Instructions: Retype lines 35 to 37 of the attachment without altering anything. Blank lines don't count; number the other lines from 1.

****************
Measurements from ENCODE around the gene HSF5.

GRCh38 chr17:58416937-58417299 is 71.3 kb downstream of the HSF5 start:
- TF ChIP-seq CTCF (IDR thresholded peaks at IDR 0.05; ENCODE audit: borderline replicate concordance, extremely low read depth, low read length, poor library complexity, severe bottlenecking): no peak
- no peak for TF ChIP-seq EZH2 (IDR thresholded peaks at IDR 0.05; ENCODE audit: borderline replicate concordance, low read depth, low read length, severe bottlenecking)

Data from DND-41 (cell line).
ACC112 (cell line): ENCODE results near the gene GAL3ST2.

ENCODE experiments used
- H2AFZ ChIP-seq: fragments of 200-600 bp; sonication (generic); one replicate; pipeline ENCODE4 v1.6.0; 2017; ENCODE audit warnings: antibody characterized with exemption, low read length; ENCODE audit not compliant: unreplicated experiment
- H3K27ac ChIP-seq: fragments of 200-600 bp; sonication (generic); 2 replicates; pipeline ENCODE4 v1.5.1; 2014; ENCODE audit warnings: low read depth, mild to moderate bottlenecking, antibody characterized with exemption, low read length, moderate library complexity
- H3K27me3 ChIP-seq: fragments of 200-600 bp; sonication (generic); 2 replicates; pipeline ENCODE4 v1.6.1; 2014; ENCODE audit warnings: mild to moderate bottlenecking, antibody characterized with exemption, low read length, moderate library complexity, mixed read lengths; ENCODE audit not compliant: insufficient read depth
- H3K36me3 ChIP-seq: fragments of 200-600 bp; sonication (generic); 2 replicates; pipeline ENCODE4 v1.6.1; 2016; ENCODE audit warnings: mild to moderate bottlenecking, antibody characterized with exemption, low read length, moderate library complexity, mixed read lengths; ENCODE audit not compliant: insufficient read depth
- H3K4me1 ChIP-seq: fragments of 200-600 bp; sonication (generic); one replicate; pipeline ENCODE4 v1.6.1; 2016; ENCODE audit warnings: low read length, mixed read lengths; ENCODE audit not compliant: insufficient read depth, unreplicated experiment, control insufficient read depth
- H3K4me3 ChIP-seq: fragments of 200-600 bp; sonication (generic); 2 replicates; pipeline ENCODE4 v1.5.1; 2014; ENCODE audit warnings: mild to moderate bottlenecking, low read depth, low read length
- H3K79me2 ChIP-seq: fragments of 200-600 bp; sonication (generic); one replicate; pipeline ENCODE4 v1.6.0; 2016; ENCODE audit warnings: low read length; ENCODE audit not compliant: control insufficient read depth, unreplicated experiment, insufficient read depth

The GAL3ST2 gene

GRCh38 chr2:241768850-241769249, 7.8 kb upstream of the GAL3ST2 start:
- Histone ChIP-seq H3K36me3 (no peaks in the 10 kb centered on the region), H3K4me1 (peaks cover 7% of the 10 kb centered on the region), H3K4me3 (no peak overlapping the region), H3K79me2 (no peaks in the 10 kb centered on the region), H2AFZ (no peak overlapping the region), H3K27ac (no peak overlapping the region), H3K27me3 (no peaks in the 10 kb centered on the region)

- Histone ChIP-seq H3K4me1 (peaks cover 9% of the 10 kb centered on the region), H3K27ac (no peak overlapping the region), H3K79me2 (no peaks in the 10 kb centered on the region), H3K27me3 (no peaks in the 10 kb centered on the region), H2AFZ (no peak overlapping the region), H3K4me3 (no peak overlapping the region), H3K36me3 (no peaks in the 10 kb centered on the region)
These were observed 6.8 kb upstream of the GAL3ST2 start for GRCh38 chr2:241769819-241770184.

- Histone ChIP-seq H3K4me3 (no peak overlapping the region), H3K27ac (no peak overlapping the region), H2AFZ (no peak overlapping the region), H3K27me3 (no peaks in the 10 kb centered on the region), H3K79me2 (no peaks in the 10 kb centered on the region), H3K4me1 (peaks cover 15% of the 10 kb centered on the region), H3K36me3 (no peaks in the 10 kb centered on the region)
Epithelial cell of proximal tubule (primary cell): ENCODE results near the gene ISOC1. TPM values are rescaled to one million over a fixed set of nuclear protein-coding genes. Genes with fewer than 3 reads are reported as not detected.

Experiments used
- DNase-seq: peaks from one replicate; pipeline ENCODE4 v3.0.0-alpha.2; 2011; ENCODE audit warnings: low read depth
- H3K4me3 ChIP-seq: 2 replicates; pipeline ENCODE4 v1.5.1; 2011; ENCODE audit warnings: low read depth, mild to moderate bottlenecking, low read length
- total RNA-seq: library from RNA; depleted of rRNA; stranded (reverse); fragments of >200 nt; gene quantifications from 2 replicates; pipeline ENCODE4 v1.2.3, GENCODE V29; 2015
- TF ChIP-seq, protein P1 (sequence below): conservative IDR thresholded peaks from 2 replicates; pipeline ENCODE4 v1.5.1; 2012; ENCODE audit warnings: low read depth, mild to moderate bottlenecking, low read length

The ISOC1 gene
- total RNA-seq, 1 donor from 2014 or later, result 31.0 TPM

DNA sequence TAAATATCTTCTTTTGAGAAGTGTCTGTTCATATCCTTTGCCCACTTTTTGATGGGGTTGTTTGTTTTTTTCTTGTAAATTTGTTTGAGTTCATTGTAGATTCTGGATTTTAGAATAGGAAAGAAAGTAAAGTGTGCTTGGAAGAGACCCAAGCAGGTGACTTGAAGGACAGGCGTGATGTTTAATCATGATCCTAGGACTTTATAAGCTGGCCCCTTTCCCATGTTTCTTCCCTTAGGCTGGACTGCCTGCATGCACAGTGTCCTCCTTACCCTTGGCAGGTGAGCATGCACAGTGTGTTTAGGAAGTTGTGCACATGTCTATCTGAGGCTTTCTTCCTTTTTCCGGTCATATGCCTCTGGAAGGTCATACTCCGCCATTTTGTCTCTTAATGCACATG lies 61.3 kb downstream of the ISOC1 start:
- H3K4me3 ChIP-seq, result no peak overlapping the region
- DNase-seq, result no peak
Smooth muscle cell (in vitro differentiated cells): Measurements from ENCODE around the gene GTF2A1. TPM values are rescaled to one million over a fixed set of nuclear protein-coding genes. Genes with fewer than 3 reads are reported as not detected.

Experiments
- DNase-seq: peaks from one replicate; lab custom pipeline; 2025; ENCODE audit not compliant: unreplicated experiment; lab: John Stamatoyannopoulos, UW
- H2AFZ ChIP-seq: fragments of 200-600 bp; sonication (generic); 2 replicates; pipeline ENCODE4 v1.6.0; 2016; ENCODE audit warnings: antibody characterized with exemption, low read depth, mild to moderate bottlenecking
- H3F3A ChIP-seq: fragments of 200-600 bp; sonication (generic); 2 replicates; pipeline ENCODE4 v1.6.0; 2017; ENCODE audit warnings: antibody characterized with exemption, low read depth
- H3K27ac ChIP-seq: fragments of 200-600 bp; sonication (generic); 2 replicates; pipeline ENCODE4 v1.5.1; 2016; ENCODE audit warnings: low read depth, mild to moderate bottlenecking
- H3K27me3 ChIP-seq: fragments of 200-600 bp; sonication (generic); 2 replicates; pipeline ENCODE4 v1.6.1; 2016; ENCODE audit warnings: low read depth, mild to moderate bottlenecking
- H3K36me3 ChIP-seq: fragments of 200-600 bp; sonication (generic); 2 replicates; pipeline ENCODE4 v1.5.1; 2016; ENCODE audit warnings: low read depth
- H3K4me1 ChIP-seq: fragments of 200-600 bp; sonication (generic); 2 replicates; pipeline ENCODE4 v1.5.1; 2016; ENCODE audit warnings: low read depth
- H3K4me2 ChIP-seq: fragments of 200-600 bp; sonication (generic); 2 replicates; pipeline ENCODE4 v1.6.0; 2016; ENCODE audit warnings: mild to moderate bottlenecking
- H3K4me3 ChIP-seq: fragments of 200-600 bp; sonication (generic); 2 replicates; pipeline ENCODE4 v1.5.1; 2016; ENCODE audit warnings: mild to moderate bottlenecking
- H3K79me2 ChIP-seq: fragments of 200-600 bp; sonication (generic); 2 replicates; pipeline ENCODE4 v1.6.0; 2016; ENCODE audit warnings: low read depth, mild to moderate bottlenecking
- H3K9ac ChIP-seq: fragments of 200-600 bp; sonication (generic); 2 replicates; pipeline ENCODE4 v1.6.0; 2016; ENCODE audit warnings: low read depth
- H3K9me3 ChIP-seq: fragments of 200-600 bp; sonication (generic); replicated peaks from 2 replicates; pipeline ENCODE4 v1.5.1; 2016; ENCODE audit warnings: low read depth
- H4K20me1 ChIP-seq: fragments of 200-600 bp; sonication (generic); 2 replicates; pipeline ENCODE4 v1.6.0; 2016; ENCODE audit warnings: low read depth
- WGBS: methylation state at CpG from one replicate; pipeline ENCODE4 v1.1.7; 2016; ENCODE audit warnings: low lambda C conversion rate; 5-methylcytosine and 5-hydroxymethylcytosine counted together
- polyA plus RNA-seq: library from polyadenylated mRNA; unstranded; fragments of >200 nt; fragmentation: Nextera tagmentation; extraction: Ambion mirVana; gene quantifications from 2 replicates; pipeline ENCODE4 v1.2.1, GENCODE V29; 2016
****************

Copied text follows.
- H2AFZ ChIP-seq: fragments of 200-600 bp; sonication (generic); 2 replicates; pipeline ENCODE4 v1.6.0; 2016; ENCODE audit warnings: antibody characterized with exemption, low read depth, mild to moderate bottlenecking
- H3F3A ChIP-seq: fragments of 200-600 bp; sonication (generic); 2 replicates; pipeline ENCODE4 v1.6.0; 2017; ENCODE audit warnings: antibody characterized with exemption, low read depth
- H3K27ac ChIP-seq: fragments of 200-600 bp; sonication (generic); 2 replicates; pipeline ENCODE4 v1.5.1; 2016; ENCODE audit warnings: low read depth, mild to moderate bottlenecking